Is Your Contact List Melting Faster Than Frosty?

It is the end of the year and the holidays are upon us. As you look back at the tools of your trade, you notice that your contact list has melted faster than Frosty the Snowman on a warm December day. What can you do to restore poor Frosty to his usual gleeful and robust self? This whitepaper will help to help you bring your contact list back to normal, and possibly improve it.

Data is the lifeblood of any organization. It fuels our sales campaigns, tracks our critical customer relationships, and directs us to the various points of contact at clients and prospects alike. It just may be the most important single aspect of your business.  Stop for a moment and ask yourself where would your business be without it?

What is Data Shelf Life?

According to 70% of CRM data “goes bad,” or becomes obsolete, annually.

We all love to enter new account data into the CRM or database you use to track customers. It is a sign of progress in building your business. The typical contact record consists of name, address, job title, company, phone number, email address and sometimes more. All these things can change at any time.

Data has a shelf life. People change jobs, get promoted, relocate or even die. Companies change email formats, addresses and phone numbers. In the bigger picture, an email address changing doesn’t appear to be a problem, but as your data continues to erode, you’ll see your email campaign messages bouncing back to you.

You need to call a contact about a hot new product, only to find that he is no longer there. To make matters worse, your competitor has already introduced themselves to your contact’s replacement. Eeek!!!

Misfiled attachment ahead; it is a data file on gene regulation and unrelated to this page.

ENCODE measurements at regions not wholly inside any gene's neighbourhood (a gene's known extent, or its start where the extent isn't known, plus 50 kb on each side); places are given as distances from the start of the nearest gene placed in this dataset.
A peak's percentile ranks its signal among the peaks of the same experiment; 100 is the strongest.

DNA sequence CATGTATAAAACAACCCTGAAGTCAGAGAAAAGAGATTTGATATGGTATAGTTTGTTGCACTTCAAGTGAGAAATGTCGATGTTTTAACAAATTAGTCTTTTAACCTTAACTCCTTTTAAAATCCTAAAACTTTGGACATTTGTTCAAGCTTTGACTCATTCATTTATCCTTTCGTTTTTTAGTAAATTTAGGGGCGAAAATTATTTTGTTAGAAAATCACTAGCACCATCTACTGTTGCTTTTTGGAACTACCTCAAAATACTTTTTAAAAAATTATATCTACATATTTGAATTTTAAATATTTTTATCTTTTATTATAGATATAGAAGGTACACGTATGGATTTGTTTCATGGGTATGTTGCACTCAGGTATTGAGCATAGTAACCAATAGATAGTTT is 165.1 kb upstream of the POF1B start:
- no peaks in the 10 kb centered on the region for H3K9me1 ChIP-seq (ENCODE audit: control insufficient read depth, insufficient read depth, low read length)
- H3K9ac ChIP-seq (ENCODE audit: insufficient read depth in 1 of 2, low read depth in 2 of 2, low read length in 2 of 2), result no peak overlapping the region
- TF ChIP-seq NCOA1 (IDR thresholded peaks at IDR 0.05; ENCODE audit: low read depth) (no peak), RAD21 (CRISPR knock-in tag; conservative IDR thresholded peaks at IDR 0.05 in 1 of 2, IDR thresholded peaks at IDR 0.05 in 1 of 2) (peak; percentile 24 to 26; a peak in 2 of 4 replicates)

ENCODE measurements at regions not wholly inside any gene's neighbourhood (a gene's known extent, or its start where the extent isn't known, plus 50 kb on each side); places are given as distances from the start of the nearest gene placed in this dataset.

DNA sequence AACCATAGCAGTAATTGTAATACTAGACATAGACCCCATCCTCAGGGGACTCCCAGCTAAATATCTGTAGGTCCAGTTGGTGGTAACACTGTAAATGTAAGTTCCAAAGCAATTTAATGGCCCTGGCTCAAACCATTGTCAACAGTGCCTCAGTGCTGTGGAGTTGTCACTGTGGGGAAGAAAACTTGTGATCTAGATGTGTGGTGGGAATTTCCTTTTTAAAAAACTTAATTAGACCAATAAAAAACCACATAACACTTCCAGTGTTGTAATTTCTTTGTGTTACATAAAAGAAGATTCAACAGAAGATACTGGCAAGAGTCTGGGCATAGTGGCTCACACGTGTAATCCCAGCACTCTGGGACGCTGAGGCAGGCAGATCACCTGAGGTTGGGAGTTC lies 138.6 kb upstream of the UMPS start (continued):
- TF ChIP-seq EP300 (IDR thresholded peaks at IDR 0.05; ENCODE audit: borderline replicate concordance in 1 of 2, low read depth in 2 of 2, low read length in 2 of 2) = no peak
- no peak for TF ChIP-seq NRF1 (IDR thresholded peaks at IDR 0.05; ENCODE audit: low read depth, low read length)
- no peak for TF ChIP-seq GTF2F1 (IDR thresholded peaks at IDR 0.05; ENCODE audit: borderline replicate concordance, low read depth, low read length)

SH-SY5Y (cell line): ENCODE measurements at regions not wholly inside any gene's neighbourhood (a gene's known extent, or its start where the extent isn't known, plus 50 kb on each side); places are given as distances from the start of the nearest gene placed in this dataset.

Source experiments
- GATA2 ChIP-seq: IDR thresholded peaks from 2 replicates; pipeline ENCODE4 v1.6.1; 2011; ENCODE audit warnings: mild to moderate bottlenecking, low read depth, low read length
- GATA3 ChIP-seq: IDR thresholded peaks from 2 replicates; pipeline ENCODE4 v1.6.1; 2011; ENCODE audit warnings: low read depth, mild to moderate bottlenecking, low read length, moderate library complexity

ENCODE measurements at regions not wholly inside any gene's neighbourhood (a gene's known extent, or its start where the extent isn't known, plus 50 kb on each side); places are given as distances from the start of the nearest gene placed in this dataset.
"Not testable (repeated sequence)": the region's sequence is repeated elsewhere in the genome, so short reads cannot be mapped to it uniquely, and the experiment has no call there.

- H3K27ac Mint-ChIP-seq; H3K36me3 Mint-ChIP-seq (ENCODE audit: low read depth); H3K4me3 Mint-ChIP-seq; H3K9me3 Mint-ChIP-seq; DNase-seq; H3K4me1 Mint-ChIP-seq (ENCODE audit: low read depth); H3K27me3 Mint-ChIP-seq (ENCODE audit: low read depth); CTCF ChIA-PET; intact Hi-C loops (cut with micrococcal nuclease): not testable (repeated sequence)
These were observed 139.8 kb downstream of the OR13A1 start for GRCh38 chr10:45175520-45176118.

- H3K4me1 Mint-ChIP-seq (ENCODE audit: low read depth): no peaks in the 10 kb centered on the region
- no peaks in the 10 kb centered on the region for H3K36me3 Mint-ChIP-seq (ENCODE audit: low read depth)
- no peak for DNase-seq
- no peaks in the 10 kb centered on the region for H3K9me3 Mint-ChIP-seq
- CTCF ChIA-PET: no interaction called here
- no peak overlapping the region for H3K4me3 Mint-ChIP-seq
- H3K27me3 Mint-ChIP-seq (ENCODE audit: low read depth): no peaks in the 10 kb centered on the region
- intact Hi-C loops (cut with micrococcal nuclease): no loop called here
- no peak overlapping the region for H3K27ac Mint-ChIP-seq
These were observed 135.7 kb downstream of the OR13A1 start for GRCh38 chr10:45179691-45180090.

What Else Could Happen?

With modern marketing tactics leveraging numerous customer engagement channels, new data is coming in rapidly. With so many different points of entry, one misspelling can lead to data duplicates. With prospect’s email in boxes over flowing, a simple duplication annoyance can incite an already frustrated contact. Additionally, if your firm sends printed collateral, duplications only waste money. Not to mention feeling stupid when you call the same contact twice about the same offer. 

What Can I Do?

  1. Over the course of a quarter, contact each of your customers just to check in and say hello, what’s new? It keeps the relationship fresh and gives you a chance to ask if all their contact information is still the same. You can also use this opportunity to ask is John in IT or Tom in Finance still there, so you can update their records too.
  2. Make a big sign and hang it in front of you. Whenever you speak to a customer contact or a prospect, the sign will remind you to “Up Date Their Data!” If you have them on the line it takes two minutes to update things.
  3. Use a deduplication program to track all email addresses before they go out in a campaign. This simple task will cut out most of the duplications. If the addresses aren’t exact, the program won’t catch it. You might want to eyeball the list once or twice before running with it.
  4. Automated data integration can also be a big help to pull together various databases and sync data from different applications. Usually it has a dedupe function as well.

Famous Last Words

“War is ninety percent information.”
–  Napoleon Bonaparte, French Military Leader & Emporer

The Big Kumbaya in CyberSpace

Sharing and discussing content posts brings us together as one. Sharing ideas, answering and asking questions makes us all strong. Please take the time to share what works for you.

To hear the rantings of other voices on the same subject:

6 Steps Toward Top Data Quality

Deduping: How to Clean Up Your Sales Data

The High Cost of Bad CRM Data


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    Gerry Nason Written by:

    Gerry Nason is a Senior Content Copywriter for HiP B2B. He also has extensive experience with generating high quality executive leads. Gerry worked for six years as the Producer & Director of a weekly music show, appearing on cable access TV in New England. During those six years, In Tune won 18 awards for video excellence.

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